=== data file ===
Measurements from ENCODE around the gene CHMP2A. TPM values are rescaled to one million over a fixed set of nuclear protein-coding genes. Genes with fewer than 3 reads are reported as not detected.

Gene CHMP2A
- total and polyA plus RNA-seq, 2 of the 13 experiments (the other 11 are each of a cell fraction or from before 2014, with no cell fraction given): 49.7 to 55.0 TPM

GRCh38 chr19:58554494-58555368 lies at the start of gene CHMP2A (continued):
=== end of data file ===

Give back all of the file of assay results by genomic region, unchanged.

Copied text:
Measurements from ENCODE around the gene CHMP2A. TPM values are rescaled to one million over a fixed set of nuclear protein-coding genes. Genes with fewer than 3 reads are reported as not detected.

Gene CHMP2A
- total and polyA plus RNA-seq, 2 of the 13 experiments (the other 11 are each of a cell fraction or from before 2014, with no cell fraction given): 49.7 to 55.0 TPM

GRCh38 chr19:58554494-58555368 lies at the start of gene CHMP2A (continued):